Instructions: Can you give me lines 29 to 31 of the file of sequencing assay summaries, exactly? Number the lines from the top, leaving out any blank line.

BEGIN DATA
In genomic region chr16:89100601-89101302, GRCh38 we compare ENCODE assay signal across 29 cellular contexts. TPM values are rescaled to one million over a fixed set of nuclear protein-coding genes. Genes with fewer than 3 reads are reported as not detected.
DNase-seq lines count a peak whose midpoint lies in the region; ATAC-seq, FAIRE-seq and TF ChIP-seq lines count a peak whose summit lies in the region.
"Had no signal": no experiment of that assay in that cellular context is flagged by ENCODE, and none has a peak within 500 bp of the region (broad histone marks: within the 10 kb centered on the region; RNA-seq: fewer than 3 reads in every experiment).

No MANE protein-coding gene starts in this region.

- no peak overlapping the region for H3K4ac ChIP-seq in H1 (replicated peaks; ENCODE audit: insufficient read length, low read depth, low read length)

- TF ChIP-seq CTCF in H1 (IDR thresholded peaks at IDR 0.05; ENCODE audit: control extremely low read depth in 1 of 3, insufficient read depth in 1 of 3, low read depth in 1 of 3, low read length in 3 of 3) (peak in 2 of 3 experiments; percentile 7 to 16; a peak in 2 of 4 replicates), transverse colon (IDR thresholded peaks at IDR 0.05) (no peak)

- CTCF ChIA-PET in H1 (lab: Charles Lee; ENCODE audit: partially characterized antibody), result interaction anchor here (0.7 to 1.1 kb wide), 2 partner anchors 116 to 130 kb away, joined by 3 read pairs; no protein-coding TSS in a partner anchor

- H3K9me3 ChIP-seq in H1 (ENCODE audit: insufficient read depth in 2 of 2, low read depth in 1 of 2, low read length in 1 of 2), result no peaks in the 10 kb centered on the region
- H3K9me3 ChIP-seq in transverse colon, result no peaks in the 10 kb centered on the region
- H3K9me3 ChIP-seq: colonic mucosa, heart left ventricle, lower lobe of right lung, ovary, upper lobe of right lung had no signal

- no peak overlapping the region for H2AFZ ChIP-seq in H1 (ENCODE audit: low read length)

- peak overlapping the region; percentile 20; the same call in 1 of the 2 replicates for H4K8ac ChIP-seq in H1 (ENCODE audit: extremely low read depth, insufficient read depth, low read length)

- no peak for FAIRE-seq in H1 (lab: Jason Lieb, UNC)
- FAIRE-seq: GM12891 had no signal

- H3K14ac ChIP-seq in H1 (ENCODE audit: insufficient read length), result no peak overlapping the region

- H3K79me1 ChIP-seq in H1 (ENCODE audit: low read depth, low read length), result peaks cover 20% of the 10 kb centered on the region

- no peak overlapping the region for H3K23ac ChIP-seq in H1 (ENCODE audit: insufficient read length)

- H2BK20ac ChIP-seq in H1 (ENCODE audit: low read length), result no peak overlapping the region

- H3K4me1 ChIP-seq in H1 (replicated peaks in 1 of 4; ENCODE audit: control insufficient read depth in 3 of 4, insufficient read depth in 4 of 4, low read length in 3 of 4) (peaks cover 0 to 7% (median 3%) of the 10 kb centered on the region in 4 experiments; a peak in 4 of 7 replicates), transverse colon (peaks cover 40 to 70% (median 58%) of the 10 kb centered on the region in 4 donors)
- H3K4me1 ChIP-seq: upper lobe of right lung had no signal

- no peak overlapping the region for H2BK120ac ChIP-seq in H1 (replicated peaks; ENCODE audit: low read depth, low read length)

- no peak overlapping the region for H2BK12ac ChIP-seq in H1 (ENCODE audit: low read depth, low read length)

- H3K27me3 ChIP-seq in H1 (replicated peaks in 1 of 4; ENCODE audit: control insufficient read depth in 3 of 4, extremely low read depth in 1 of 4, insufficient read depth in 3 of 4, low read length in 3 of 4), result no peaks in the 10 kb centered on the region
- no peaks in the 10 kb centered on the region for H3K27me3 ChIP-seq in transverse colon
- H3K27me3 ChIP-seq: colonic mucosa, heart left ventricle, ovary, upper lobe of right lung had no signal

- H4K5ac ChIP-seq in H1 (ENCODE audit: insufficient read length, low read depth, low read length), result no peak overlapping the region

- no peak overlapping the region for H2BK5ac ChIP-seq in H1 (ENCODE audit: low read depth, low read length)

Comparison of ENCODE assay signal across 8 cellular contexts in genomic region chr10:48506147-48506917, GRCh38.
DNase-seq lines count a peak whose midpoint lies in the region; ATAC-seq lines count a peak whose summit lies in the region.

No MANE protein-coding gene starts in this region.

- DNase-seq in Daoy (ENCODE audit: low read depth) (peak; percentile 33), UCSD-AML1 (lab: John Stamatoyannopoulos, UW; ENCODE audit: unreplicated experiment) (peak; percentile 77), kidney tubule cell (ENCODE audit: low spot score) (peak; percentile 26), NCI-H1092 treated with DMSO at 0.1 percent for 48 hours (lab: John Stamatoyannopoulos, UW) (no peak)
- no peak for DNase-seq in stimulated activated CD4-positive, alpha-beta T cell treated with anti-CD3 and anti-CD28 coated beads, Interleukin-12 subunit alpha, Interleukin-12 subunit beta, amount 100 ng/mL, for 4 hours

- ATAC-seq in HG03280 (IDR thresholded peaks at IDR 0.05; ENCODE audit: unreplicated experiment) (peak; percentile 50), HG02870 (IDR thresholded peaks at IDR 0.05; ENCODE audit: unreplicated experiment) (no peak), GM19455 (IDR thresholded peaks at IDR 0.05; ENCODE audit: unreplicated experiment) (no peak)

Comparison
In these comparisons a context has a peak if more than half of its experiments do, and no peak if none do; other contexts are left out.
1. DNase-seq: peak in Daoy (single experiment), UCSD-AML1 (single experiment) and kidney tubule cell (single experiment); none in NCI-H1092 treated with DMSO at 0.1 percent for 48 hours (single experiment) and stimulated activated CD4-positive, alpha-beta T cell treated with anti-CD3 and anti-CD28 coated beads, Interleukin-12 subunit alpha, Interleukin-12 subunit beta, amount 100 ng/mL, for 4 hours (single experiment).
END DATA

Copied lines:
DNase-seq lines count a peak whose midpoint lies in the region; ATAC-seq lines count a peak whose summit lies in the region.

No MANE protein-coding gene starts in this region.

- DNase-seq in Daoy (ENCODE audit: low read depth) (peak; percentile 33), UCSD-AML1 (lab: John Stamatoyannopoulos, UW; ENCODE audit: unreplicated experiment) (peak; percentile 77), kidney tubule cell (ENCODE audit: low spot score) (peak; percentile 26), NCI-H1092 treated with DMSO at 0.1 percent for 48 hours (lab: John Stamatoyannopoulos, UW) (no peak)